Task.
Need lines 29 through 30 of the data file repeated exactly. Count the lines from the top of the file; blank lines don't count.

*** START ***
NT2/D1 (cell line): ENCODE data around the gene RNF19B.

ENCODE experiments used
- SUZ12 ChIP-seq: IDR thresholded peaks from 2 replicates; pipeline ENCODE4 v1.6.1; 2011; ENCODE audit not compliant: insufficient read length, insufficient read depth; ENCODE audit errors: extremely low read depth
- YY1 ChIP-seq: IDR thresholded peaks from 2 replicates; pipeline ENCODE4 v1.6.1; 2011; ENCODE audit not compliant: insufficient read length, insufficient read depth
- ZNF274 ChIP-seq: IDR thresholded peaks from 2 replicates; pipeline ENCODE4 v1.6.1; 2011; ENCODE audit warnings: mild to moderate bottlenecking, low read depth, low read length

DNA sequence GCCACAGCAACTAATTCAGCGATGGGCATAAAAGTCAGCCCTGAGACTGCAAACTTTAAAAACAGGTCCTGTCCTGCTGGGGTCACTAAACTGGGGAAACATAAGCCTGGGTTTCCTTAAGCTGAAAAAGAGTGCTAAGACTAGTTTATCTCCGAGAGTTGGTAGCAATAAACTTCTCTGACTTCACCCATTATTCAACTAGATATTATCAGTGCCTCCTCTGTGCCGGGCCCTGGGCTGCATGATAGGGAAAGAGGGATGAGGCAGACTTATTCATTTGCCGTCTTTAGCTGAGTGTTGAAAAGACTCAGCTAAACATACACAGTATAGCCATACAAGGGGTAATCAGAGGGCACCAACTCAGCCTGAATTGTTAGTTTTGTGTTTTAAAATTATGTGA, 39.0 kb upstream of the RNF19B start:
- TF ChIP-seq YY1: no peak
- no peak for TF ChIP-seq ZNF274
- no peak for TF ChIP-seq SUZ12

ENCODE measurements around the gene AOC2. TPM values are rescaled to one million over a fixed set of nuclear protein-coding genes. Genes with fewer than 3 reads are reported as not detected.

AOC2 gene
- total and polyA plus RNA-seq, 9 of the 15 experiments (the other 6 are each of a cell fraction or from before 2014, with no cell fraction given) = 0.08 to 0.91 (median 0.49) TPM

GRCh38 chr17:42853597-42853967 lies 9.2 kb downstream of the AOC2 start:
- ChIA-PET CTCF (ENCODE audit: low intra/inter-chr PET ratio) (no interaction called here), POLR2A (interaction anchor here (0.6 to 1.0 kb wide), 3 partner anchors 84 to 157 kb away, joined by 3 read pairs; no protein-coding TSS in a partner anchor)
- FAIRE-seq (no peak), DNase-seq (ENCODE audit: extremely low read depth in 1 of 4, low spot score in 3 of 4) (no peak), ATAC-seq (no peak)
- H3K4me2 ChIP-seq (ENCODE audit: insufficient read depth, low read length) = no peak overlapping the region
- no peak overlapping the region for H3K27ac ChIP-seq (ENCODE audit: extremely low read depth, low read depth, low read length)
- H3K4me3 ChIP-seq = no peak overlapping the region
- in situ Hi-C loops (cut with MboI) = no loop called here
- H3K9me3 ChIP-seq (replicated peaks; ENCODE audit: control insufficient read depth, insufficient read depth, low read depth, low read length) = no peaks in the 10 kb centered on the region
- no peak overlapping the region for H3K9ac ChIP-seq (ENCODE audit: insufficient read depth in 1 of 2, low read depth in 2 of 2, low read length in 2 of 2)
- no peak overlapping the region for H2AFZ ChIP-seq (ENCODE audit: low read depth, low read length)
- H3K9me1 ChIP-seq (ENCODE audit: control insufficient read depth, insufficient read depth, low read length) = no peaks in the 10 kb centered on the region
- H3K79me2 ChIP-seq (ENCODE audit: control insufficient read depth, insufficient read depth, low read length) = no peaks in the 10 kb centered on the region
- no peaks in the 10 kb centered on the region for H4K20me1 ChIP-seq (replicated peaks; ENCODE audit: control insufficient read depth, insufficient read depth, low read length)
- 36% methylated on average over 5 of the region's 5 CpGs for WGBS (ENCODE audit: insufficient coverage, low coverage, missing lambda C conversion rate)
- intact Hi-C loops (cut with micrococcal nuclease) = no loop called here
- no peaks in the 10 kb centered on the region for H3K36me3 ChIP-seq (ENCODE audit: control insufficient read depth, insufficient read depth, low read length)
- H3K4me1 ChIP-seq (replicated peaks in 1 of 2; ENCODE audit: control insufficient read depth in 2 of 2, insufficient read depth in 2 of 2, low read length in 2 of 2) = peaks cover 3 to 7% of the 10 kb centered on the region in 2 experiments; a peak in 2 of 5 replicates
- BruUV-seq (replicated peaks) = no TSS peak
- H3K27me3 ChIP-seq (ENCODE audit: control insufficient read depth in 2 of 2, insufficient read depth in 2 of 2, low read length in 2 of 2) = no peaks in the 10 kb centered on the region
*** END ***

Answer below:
- H3K4me1 ChIP-seq (replicated peaks in 1 of 2; ENCODE audit: control insufficient read depth in 2 of 2, insufficient read depth in 2 of 2, low read length in 2 of 2) = peaks cover 3 to 7% of the 10 kb centered on the region in 2 experiments; a peak in 2 of 5 replicates
- BruUV-seq (replicated peaks) = no TSS peak